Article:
NFTs let people sell digital items that can't be recreated. Those items can then be resold to others. Gamers can likely see the possibilities right away. Rare or collectible skins, weapons, and other digital goodies can be bought and sold—for realsies—among players in games.
For gamers, that can be good (or bad) news for the wallet. Gamers who score a much-desired item when it's first issued by a developer or gaming company may resell the item to the highest bidder. Or, if desired, they can use the item to ante up in a bet during in-game quests or battles or to reward others within a gaming community.
But NFTs also let the minter or original owner attach blockchain programming to ensure they get a cut of every sale down the road. Philanthropists and brands are already putting such technology to work, carving out a percentage of the sale of all NFTs in perpetuity as donations to a cause.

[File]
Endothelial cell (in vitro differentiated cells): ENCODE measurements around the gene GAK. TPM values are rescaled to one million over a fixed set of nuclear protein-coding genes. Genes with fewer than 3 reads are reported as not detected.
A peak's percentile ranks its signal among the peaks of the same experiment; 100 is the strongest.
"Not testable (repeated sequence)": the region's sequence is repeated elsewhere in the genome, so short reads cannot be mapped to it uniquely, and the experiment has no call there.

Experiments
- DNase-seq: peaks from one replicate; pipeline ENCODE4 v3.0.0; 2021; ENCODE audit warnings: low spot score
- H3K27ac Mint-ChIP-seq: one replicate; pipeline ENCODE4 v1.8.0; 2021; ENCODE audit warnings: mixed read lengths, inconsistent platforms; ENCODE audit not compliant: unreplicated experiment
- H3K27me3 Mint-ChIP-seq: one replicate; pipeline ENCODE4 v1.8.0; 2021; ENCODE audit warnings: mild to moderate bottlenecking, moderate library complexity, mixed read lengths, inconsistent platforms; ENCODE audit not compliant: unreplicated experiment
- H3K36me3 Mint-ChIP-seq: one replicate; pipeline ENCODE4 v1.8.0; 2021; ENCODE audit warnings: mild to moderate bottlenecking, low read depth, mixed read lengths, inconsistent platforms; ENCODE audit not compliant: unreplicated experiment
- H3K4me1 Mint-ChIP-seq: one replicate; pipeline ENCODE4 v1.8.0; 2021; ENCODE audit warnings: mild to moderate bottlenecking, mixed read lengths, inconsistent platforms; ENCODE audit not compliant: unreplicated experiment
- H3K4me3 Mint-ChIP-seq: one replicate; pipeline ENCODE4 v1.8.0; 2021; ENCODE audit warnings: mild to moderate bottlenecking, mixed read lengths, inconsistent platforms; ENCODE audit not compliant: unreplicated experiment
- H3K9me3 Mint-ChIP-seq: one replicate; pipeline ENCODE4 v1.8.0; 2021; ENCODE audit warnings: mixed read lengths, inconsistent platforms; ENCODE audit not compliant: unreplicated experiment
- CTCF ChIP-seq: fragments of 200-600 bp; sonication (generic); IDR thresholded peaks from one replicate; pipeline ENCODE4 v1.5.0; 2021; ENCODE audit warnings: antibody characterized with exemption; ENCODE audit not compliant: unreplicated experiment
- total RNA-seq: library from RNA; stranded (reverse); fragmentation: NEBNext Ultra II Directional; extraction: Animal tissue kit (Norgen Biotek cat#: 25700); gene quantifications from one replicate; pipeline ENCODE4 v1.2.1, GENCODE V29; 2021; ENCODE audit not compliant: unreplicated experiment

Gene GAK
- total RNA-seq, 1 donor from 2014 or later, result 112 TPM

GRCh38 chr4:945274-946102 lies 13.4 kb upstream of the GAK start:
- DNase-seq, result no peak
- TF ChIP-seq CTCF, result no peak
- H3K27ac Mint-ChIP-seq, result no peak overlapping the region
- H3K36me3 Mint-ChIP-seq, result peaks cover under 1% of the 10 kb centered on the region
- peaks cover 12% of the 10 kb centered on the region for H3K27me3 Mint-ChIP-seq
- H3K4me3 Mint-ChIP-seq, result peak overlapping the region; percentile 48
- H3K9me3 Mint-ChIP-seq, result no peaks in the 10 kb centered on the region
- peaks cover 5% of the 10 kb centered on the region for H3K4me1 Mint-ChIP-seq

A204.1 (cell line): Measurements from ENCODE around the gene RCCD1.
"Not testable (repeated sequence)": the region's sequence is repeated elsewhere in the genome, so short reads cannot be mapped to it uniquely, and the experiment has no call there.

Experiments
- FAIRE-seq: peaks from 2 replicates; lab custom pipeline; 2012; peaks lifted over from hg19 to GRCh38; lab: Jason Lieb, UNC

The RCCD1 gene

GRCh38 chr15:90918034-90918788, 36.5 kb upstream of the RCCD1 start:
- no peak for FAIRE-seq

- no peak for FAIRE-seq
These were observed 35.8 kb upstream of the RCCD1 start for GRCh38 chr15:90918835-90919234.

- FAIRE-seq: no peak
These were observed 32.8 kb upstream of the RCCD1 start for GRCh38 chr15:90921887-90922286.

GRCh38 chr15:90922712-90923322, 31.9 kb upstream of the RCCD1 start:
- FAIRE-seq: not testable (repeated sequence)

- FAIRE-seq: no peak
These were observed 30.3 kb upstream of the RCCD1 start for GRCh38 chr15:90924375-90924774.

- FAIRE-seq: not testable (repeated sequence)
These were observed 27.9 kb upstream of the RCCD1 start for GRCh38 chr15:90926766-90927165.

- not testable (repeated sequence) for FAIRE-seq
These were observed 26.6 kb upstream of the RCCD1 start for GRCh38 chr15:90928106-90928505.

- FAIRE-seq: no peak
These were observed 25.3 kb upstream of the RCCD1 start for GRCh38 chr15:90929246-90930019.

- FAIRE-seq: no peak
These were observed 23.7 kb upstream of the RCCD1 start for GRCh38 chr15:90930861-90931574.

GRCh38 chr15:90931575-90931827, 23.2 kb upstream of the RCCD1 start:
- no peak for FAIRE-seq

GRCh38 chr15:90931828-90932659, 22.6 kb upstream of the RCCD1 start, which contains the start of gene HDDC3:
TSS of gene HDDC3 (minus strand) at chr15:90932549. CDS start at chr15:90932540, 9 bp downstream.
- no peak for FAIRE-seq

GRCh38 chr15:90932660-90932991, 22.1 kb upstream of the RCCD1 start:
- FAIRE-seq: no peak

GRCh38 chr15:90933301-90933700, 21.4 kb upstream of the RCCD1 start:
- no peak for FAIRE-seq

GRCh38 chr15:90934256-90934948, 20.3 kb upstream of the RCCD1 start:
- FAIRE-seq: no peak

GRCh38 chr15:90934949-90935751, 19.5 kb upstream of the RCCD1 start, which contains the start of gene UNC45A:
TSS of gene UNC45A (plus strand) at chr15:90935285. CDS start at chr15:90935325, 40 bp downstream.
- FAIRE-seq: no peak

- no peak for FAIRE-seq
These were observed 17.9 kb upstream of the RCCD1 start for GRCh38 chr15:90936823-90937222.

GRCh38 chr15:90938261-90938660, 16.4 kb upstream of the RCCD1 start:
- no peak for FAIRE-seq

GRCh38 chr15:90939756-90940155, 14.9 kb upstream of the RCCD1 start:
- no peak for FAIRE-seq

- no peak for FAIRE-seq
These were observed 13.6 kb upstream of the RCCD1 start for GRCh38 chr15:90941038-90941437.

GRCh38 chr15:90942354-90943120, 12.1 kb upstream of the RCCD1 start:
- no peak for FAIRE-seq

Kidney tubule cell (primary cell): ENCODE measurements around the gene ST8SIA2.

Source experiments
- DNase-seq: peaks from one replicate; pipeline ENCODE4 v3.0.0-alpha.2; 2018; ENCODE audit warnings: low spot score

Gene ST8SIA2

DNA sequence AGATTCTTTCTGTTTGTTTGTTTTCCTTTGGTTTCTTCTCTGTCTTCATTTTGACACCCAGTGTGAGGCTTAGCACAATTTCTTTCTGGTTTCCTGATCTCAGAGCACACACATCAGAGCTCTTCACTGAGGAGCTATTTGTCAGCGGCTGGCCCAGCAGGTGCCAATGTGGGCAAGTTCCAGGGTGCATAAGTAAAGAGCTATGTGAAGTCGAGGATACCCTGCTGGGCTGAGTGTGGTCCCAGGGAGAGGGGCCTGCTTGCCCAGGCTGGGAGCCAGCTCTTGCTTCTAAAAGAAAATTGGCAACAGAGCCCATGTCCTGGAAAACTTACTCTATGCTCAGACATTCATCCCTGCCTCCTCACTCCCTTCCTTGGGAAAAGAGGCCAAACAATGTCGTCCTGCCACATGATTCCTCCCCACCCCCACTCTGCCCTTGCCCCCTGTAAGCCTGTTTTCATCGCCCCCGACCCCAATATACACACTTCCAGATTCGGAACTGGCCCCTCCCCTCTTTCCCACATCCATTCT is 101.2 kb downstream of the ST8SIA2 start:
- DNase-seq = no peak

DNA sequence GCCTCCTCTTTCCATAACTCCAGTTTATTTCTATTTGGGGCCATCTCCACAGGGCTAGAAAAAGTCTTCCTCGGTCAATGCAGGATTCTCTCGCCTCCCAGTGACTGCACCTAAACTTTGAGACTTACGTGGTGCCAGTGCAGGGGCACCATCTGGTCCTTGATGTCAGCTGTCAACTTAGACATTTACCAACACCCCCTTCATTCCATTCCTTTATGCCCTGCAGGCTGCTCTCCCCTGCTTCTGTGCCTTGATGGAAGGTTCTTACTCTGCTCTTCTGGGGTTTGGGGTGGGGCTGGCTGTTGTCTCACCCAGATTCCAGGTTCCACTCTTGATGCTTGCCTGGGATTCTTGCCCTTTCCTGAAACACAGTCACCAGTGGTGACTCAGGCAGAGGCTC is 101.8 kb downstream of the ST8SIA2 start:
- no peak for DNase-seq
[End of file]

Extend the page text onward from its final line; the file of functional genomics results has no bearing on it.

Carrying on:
For gaming companies, this option may support new, long-term revenue streams. For example, developers might issue a series of skins or weapons in a game universe, limiting the number issued to create rarity. Gamers who score the new items can then sell them to others. The developer gets a cut of those sales.
Down the road, the people who bought the NFT items may sell them to others. Again, the game company gets a cut.
On the surface, it might feel like the developers have their hands deep in players' pockets. While NFTs could be a revenue star for game companies, that extra cash flow could lead to more developments, new games and increased opportunities for free and freemium play environments. This could make NFTs good news all around for the gaming community.